African oil: The real heart of darkness

From the Congo to Nigeria to Angola, a new book details the ravages wrought by world's most coveted resource.


Andrew Leonard
May 5, 2007 3:34AM (UTC)

"The Chinese are exploring Ethiopia," writes John Ghazvinian in the penultimate paragraph of "Untapped: The Scramble for Africa's Oil," a new book looking at the dramatic emergence of sub-Saharan Africa as a significant global producer of petroleum. In the wake of the murder of nine Chinese oil company workers by the Ogaden National Liberation Front two weeks ago, the sentence takes on an ominous cast. China's Ethiopian disaster has already been the hook for scores of stories assessing China's recent African adventures. If you want the back story to that narrative, "Untapped" is an excellent place to start.

But "Untapped" is not primarily about China's search for energy resources in Africa. Despite the hype concerning China displacing the West and propping up wretched governments from Zimbabwe to Sudan, Ghazvinian observes that "those who fear China's rapidly strengthening position in Africa might do well to maintain a sense of perspective. After all, the reality is that China has a long way to go before it catches up to the Western presence on the African oil scene. When it comes to exploration licenses, Chinese companies still make do with what one analyst calls 'the absolute dregs' and, overall, China's overseas-drilling portfolio is very much in its infancy."

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The tales that Ghazvinian spins from his tour of Sudan, Chad, Nigeria, Equatorial Guinea, Angola, Congo-Brazzaville and a few other stops that most casual tourists would do well to keep their distance from (if they could even figure out a way to gain entry) have mostly to do with the usual suspects -- the Chevrons and Shells and Exxons and Totals, and the Western governments whose colonial adventures bequeathed a litany of catastrophe upon the unfortunate continent. Ghazvinian, who has a doctorate in history from Oxford, a sure hand with economic theory, and a journalist's touch for capturing the telling detail, delivers an account that would be wildly entertaining if the story he was telling wasn't so full of heartbreaking poverty, venality, corruption and violence.

The discovery of oil in Africa has been, almost without exception, a disaster for the host countries. The reasons are partly economic, partly having to do with the lack of well-developed institutions in many African states, partly owing to colonial legacies, and partly the fault of Western oil companies all too willing to turn a blind eye to corruption while the getting is good. In virtually no case has oil money been successfully employed for economic development, and so far, the likely prospect is that nearly every African country with significant oil deposits will end up worse off after the oil is gone than they were before the pumping started.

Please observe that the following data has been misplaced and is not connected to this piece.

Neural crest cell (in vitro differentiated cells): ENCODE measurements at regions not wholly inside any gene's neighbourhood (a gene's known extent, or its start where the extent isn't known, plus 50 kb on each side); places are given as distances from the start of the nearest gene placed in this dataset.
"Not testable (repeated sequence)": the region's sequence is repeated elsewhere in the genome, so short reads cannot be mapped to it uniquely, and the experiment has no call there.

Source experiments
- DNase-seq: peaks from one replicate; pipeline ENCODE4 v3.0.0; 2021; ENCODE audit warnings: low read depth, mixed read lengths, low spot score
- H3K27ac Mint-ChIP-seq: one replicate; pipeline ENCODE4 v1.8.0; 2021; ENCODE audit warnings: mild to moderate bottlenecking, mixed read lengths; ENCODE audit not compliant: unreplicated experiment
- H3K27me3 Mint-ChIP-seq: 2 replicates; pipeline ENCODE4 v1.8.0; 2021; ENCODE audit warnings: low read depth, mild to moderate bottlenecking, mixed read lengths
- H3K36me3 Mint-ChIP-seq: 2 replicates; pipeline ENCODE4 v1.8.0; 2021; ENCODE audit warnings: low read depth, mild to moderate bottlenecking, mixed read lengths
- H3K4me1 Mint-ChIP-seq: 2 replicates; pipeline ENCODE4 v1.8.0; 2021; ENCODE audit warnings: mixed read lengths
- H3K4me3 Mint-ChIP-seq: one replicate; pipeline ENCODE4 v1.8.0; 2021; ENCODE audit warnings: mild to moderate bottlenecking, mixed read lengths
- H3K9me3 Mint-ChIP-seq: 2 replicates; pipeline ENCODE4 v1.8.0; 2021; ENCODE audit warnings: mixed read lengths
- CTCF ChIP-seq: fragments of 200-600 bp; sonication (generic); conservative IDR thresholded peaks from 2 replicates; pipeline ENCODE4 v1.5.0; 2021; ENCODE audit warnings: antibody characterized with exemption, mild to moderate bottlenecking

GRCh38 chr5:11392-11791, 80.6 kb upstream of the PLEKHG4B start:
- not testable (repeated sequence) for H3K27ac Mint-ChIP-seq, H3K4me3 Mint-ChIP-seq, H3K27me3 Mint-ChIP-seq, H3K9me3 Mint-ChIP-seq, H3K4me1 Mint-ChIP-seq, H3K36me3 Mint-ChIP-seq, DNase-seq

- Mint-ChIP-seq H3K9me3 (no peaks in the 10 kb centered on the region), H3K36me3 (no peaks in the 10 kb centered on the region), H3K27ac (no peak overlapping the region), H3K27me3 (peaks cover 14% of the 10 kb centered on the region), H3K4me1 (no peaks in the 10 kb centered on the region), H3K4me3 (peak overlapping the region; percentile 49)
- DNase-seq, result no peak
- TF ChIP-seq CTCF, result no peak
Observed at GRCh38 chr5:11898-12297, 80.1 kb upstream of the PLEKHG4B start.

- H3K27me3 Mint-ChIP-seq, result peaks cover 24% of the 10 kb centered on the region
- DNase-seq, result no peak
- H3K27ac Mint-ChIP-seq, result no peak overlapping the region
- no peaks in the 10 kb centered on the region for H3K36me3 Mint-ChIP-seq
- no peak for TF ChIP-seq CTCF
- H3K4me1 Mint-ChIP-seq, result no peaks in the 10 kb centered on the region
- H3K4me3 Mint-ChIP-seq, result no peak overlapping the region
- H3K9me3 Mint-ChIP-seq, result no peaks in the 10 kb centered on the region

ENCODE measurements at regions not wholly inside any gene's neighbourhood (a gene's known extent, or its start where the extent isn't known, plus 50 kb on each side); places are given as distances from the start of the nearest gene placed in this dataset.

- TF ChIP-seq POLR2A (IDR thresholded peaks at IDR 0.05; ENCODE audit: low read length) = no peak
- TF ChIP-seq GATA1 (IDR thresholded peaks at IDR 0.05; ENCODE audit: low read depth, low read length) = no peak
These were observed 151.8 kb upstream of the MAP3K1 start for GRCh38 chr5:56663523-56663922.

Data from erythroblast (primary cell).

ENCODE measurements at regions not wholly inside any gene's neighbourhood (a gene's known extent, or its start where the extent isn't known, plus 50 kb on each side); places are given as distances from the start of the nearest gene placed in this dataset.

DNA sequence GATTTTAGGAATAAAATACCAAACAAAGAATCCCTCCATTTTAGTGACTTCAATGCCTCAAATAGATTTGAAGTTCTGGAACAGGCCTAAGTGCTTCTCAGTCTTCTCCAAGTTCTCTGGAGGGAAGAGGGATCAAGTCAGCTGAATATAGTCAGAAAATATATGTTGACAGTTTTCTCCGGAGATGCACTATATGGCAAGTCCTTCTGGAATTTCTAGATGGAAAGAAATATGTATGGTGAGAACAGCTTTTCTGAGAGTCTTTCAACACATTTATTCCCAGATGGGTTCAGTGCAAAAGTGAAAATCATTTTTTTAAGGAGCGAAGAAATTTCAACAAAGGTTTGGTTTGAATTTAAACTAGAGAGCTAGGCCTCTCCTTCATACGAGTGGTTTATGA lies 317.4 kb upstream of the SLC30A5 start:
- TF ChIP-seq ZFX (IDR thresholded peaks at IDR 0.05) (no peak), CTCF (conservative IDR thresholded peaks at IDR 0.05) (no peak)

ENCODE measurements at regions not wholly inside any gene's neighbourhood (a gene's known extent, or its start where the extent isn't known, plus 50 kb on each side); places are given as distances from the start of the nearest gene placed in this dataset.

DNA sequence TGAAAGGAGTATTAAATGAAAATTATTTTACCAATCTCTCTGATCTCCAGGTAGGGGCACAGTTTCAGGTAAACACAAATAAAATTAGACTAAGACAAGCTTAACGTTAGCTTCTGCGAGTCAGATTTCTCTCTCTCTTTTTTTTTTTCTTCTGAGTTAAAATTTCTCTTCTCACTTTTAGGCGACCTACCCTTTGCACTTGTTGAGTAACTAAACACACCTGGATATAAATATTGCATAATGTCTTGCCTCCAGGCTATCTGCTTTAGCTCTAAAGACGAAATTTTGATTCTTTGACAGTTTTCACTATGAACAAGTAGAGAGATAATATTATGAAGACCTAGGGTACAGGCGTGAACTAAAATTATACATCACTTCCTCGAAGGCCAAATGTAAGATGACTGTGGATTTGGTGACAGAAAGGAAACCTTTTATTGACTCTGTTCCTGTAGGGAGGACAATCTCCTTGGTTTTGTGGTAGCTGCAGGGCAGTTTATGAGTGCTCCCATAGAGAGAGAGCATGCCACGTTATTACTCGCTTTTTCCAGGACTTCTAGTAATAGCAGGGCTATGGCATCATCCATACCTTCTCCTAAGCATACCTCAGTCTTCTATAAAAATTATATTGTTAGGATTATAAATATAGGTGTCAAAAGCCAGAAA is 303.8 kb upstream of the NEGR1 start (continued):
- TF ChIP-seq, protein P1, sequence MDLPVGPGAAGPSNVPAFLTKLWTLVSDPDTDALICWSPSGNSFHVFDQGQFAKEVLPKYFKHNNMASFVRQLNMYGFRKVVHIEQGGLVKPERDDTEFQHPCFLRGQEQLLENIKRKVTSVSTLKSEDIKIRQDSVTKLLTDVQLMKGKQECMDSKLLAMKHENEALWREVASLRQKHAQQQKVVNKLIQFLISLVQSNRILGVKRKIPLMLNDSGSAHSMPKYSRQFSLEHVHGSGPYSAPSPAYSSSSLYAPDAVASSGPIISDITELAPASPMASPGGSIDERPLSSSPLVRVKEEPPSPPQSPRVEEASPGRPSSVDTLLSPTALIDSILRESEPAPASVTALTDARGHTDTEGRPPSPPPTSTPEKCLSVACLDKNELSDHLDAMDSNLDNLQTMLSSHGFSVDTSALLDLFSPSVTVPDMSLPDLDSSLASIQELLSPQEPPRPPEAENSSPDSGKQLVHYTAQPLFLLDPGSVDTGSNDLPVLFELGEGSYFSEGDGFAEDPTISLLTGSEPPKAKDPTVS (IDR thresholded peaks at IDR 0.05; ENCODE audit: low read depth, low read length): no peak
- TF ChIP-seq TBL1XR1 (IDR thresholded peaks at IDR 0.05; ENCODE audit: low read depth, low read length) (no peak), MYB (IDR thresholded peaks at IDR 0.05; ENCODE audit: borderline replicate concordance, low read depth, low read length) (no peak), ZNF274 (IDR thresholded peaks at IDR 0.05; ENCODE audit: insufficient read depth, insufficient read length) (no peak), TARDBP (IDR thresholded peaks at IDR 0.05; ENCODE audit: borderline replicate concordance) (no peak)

That oil wealth could be a curse seems counterintuitive. When an oil bonanza is discovered in a struggling African country, the instinctive assumption is that it can only be a good thing; that it will result in a rapid improvement in the lives of the people; that suddenly there will be money for hospitals and vaccines and schools and roads; and, even more than that, everyone will be rich. To the contrary, however, studies suggest that real GDP and the population's standard of living nearly always decline where oil is discovered. Between 1970 and 1993, for example, countries without oil saw their economies grow four times faster than those of countries with oil.

Ghazvinian's explanation of why this is so, which touches on exchange rates, the "resource curse" and the disemboweling of a developing nation's local industrial and agricultural systems of production by an influx of oil dollars, should be must reading for anyone who still believes that unregulated markets are the best way to cure all the ills of the poor nations of the world.

Which is not to let the rulers and governments of places like Equatorial Guinea and Chad off the hook. Nobody, aside from a few brave dissidents and NGO employees fighting against hopeless odds, comes out of "Untapped" looking very good. Which makes it all the more remarkable how riveting Ghazvinian manages to be, in a breezy and personal style grounded in stone cold facts collected, essentially, with his bare hands.

The writing isn't too shabby either. Describing a speedboat ride through the Niger Delta, Ghazvinian writes:

The motor failed every few minutes, and then we would sit waiting for the driver to repair it, overcome by -- to me -- a completely alien absence of noise. Even the quietest places on earth have some sort of ambient sound -- a rustling wind, chirping birds, the distant hum of fluorescent lights. But here, in the deathly humid air of the Delta, when the engine failed, and the waves stopped lapping, there was total silence -- like a pitch-black blindness of the ears.


Andrew Leonard

Andrew Leonard is a staff writer at Salon. On Twitter, @koxinga21.

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